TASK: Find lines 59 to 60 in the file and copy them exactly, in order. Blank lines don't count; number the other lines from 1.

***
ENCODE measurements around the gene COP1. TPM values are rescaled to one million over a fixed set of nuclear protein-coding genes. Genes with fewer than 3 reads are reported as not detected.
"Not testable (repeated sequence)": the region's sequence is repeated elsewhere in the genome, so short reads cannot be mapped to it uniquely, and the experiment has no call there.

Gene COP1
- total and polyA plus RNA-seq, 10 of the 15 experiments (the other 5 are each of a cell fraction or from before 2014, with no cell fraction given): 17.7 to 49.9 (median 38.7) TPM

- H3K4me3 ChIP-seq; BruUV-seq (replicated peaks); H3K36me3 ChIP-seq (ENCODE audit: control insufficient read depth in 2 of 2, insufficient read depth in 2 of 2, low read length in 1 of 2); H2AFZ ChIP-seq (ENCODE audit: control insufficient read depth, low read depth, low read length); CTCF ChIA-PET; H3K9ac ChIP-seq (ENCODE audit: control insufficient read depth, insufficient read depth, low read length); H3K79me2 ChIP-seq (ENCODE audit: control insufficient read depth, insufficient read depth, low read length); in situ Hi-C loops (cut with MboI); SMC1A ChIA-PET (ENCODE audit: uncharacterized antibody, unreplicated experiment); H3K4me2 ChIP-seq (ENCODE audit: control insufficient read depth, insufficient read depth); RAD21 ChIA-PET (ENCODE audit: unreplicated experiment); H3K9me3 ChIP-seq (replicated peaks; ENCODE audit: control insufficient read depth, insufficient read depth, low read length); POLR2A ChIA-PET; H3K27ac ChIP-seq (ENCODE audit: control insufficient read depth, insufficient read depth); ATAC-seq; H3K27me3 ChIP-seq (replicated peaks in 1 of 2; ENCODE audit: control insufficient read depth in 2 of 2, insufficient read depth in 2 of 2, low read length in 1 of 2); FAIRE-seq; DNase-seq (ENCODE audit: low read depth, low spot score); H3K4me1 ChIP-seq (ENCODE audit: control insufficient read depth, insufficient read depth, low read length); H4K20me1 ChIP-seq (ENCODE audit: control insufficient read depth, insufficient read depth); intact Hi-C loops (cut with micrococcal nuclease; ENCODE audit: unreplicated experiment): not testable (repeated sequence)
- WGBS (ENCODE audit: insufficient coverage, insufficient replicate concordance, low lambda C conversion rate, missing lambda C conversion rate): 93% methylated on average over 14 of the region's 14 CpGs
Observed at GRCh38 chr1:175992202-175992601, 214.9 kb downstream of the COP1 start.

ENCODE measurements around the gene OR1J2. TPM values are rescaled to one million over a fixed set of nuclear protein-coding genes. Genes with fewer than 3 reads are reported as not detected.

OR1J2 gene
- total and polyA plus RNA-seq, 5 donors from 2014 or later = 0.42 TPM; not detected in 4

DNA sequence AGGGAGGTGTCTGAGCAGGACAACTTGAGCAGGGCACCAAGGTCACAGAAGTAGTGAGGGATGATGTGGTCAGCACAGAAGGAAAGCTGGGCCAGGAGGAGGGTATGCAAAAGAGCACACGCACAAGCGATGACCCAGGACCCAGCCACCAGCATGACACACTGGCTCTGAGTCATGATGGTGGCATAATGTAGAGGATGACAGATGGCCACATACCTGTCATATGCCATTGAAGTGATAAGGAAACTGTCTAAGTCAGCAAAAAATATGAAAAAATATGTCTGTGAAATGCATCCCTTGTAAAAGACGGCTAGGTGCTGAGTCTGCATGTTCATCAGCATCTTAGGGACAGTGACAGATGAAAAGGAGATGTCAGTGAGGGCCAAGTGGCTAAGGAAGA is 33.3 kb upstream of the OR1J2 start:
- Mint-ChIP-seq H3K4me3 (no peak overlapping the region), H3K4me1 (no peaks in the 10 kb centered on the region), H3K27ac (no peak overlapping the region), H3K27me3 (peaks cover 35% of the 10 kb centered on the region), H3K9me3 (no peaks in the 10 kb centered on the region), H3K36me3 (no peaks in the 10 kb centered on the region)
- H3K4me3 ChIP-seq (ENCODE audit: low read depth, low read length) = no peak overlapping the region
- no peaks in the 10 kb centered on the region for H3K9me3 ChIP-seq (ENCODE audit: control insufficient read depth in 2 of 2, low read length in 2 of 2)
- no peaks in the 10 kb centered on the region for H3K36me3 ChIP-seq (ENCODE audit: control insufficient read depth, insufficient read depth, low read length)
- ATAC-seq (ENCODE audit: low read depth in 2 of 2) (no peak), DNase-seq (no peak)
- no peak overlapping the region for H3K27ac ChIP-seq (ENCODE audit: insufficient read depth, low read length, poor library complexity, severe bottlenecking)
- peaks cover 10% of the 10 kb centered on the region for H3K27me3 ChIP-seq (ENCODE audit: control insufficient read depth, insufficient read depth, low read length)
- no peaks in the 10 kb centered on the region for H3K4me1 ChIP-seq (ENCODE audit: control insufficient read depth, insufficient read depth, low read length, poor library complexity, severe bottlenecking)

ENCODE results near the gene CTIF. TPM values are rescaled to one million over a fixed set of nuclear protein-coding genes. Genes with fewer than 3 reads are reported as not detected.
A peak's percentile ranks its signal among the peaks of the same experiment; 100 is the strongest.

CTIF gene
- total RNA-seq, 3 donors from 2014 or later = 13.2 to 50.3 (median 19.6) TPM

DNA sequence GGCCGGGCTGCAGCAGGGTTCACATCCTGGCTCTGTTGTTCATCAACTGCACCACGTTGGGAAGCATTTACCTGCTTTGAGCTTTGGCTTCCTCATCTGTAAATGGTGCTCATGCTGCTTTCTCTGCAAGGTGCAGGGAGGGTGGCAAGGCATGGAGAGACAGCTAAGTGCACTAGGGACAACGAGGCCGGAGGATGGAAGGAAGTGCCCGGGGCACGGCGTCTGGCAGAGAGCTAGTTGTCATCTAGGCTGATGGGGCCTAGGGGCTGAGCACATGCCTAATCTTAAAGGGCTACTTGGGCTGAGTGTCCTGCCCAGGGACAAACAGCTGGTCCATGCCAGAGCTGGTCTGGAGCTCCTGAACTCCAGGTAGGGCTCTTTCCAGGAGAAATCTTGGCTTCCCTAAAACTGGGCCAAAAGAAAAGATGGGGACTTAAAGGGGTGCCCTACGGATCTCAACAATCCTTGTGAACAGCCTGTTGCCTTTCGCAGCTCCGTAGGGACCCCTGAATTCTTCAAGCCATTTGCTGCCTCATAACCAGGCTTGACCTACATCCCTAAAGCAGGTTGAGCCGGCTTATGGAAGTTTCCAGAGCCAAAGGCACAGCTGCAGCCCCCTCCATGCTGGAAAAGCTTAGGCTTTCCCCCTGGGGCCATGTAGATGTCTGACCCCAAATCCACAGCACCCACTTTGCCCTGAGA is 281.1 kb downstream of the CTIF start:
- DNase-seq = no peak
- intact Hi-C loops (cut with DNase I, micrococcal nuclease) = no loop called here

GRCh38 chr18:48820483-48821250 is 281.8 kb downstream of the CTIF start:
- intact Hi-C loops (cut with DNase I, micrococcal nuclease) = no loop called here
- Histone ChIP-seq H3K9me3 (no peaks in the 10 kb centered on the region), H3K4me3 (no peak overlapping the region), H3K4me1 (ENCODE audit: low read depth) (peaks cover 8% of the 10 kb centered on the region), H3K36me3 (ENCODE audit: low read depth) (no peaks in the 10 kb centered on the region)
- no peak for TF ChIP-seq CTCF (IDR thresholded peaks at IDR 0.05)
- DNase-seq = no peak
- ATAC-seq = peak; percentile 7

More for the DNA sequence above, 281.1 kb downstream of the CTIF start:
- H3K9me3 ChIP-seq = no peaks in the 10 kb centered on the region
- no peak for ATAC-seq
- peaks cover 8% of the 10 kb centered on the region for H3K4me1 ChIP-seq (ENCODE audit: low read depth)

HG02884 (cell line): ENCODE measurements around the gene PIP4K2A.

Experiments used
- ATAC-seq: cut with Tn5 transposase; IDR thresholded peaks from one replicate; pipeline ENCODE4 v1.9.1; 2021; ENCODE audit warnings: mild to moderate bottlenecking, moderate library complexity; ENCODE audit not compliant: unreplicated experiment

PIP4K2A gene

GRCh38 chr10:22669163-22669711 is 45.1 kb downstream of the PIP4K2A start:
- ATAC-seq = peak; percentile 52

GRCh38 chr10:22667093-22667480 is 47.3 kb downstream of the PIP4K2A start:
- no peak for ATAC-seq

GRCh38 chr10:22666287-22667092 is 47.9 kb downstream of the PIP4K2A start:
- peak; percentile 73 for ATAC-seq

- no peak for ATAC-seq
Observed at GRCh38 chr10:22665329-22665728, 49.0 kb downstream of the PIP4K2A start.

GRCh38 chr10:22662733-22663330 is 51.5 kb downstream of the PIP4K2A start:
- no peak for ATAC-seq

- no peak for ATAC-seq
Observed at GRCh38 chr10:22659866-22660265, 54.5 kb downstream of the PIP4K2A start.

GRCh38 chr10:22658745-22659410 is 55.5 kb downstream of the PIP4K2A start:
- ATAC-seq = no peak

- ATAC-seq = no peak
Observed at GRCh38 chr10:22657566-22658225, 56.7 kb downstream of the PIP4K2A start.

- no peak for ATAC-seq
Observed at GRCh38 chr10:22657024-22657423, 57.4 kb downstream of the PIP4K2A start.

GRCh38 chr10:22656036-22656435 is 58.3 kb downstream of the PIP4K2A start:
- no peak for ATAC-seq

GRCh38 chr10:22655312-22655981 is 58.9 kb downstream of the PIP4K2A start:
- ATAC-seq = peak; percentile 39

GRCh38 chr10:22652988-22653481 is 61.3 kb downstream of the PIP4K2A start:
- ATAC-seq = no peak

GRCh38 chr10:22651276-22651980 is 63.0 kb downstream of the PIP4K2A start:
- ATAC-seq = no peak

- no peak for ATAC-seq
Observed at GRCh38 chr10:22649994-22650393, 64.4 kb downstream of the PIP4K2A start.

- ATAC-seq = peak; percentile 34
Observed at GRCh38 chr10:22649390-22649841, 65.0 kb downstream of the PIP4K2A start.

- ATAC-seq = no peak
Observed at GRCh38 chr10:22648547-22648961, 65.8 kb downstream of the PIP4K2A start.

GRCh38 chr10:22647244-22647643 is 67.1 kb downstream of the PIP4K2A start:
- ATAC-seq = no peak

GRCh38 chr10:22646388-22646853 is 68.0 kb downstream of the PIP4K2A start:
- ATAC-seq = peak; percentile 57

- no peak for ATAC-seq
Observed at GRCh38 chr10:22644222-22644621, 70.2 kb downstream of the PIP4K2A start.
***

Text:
GRCh38 chr10:22656036-22656435 is 58.3 kb downstream of the PIP4K2A start:
- no peak for ATAC-seq